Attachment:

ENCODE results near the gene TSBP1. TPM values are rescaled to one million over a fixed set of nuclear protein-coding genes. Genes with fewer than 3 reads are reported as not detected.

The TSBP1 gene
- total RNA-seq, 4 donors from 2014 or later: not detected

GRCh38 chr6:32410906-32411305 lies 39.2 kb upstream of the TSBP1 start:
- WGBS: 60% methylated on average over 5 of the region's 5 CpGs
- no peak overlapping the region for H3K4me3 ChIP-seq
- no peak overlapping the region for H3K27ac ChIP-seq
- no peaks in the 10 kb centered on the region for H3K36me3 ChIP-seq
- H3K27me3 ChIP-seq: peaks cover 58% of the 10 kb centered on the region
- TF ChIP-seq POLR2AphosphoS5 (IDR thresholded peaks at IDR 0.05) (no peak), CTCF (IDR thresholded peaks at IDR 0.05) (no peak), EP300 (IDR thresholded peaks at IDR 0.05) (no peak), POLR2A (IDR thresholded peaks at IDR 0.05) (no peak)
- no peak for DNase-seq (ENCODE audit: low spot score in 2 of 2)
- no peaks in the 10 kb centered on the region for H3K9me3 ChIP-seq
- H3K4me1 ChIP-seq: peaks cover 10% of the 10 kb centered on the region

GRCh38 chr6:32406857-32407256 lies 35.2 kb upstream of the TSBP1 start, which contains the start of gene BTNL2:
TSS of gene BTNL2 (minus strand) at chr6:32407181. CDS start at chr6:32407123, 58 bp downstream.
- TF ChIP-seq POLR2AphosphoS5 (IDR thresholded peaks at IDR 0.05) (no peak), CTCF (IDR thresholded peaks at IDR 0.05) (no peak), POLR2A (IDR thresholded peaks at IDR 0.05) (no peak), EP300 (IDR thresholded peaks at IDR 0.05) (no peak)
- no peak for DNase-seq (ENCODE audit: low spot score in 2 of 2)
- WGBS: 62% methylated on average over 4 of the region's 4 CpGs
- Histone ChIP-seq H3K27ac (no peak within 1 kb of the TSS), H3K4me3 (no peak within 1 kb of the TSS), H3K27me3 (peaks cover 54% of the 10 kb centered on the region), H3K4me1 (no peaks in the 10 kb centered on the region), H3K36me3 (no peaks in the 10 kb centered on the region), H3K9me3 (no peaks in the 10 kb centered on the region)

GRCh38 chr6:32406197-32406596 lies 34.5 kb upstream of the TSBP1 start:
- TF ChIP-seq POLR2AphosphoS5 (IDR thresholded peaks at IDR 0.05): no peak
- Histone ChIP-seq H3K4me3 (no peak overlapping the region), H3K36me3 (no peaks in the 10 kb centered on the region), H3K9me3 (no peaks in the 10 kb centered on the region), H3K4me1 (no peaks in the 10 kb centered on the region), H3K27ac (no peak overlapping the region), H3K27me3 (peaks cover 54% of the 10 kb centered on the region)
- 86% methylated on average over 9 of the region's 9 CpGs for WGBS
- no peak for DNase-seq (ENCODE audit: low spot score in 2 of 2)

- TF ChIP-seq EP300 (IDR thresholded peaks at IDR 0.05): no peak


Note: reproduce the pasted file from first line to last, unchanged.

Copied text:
ENCODE results near the gene TSBP1. TPM values are rescaled to one million over a fixed set of nuclear protein-coding genes. Genes with fewer than 3 reads are reported as not detected.

The TSBP1 gene
- total RNA-seq, 4 donors from 2014 or later: not detected

GRCh38 chr6:32410906-32411305 lies 39.2 kb upstream of the TSBP1 start:
- WGBS: 60% methylated on average over 5 of the region's 5 CpGs
- no peak overlapping the region for H3K4me3 ChIP-seq
- no peak overlapping the region for H3K27ac ChIP-seq
- no peaks in the 10 kb centered on the region for H3K36me3 ChIP-seq
- H3K27me3 ChIP-seq: peaks cover 58% of the 10 kb centered on the region
- TF ChIP-seq POLR2AphosphoS5 (IDR thresholded peaks at IDR 0.05) (no peak), CTCF (IDR thresholded peaks at IDR 0.05) (no peak), EP300 (IDR thresholded peaks at IDR 0.05) (no peak), POLR2A (IDR thresholded peaks at IDR 0.05) (no peak)
- no peak for DNase-seq (ENCODE audit: low spot score in 2 of 2)
- no peaks in the 10 kb centered on the region for H3K9me3 ChIP-seq
- H3K4me1 ChIP-seq: peaks cover 10% of the 10 kb centered on the region

GRCh38 chr6:32406857-32407256 lies 35.2 kb upstream of the TSBP1 start, which contains the start of gene BTNL2:
TSS of gene BTNL2 (minus strand) at chr6:32407181. CDS start at chr6:32407123, 58 bp downstream.
- TF ChIP-seq POLR2AphosphoS5 (IDR thresholded peaks at IDR 0.05) (no peak), CTCF (IDR thresholded peaks at IDR 0.05) (no peak), POLR2A (IDR thresholded peaks at IDR 0.05) (no peak), EP300 (IDR thresholded peaks at IDR 0.05) (no peak)
- no peak for DNase-seq (ENCODE audit: low spot score in 2 of 2)
- WGBS: 62% methylated on average over 4 of the region's 4 CpGs
- Histone ChIP-seq H3K27ac (no peak within 1 kb of the TSS), H3K4me3 (no peak within 1 kb of the TSS), H3K27me3 (peaks cover 54% of the 10 kb centered on the region), H3K4me1 (no peaks in the 10 kb centered on the region), H3K36me3 (no peaks in the 10 kb centered on the region), H3K9me3 (no peaks in the 10 kb centered on the region)

GRCh38 chr6:32406197-32406596 lies 34.5 kb upstream of the TSBP1 start:
- TF ChIP-seq POLR2AphosphoS5 (IDR thresholded peaks at IDR 0.05): no peak
- Histone ChIP-seq H3K4me3 (no peak overlapping the region), H3K36me3 (no peaks in the 10 kb centered on the region), H3K9me3 (no peaks in the 10 kb centered on the region), H3K4me1 (no peaks in the 10 kb centered on the region), H3K27ac (no peak overlapping the region), H3K27me3 (peaks cover 54% of the 10 kb centered on the region)
- 86% methylated on average over 9 of the region's 9 CpGs for WGBS
- no peak for DNase-seq (ENCODE audit: low spot score in 2 of 2)

- TF ChIP-seq EP300 (IDR thresholded peaks at IDR 0.05): no peak